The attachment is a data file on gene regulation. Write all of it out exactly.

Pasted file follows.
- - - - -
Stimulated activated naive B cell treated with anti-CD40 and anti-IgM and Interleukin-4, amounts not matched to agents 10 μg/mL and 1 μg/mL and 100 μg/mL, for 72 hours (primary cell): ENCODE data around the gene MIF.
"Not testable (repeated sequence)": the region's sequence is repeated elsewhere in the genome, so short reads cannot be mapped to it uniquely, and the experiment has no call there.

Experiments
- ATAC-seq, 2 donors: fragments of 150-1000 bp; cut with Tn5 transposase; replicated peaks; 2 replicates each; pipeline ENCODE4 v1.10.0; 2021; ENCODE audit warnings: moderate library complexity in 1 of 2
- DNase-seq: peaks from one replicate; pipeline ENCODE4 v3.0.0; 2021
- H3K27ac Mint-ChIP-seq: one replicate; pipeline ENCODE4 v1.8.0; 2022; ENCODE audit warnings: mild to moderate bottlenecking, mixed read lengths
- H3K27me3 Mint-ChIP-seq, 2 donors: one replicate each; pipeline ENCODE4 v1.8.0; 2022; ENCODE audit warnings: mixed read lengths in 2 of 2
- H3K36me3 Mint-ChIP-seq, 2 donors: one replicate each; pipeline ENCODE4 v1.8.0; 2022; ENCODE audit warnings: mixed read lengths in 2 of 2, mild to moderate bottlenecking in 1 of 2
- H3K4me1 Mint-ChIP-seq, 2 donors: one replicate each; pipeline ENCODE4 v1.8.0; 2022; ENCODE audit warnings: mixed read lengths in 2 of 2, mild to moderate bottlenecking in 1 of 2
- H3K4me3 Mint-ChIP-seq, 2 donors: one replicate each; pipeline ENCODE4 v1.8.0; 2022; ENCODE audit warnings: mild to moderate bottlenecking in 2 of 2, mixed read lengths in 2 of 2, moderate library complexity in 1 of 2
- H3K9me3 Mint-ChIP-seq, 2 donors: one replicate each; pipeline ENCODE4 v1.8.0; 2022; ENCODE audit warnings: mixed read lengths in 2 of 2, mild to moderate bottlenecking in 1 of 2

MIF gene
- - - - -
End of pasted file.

Stimulated activated naive B cell treated with anti-CD40 and anti-IgM and Interleukin-4, amounts not matched to agents 10 μg/mL and 1 μg/mL and 100 μg/mL, for 72 hours (primary cell): ENCODE data around the gene MIF.
"Not testable (repeated sequence)": the region's sequence is repeated elsewhere in the genome, so short reads cannot be mapped to it uniquely, and the experiment has no call there.

Experiments
- ATAC-seq, 2 donors: fragments of 150-1000 bp; cut with Tn5 transposase; replicated peaks; 2 replicates each; pipeline ENCODE4 v1.10.0; 2021; ENCODE audit warnings: moderate library complexity in 1 of 2
- DNase-seq: peaks from one replicate; pipeline ENCODE4 v3.0.0; 2021
- H3K27ac Mint-ChIP-seq: one replicate; pipeline ENCODE4 v1.8.0; 2022; ENCODE audit warnings: mild to moderate bottlenecking, mixed read lengths
- H3K27me3 Mint-ChIP-seq, 2 donors: one replicate each; pipeline ENCODE4 v1.8.0; 2022; ENCODE audit warnings: mixed read lengths in 2 of 2
- H3K36me3 Mint-ChIP-seq, 2 donors: one replicate each; pipeline ENCODE4 v1.8.0; 2022; ENCODE audit warnings: mixed read lengths in 2 of 2, mild to moderate bottlenecking in 1 of 2
- H3K4me1 Mint-ChIP-seq, 2 donors: one replicate each; pipeline ENCODE4 v1.8.0; 2022; ENCODE audit warnings: mixed read lengths in 2 of 2, mild to moderate bottlenecking in 1 of 2
- H3K4me3 Mint-ChIP-seq, 2 donors: one replicate each; pipeline ENCODE4 v1.8.0; 2022; ENCODE audit warnings: mild to moderate bottlenecking in 2 of 2, mixed read lengths in 2 of 2, moderate library complexity in 1 of 2
- H3K9me3 Mint-ChIP-seq, 2 donors: one replicate each; pipeline ENCODE4 v1.8.0; 2022; ENCODE audit warnings: mixed read lengths in 2 of 2, mild to moderate bottlenecking in 1 of 2

MIF gene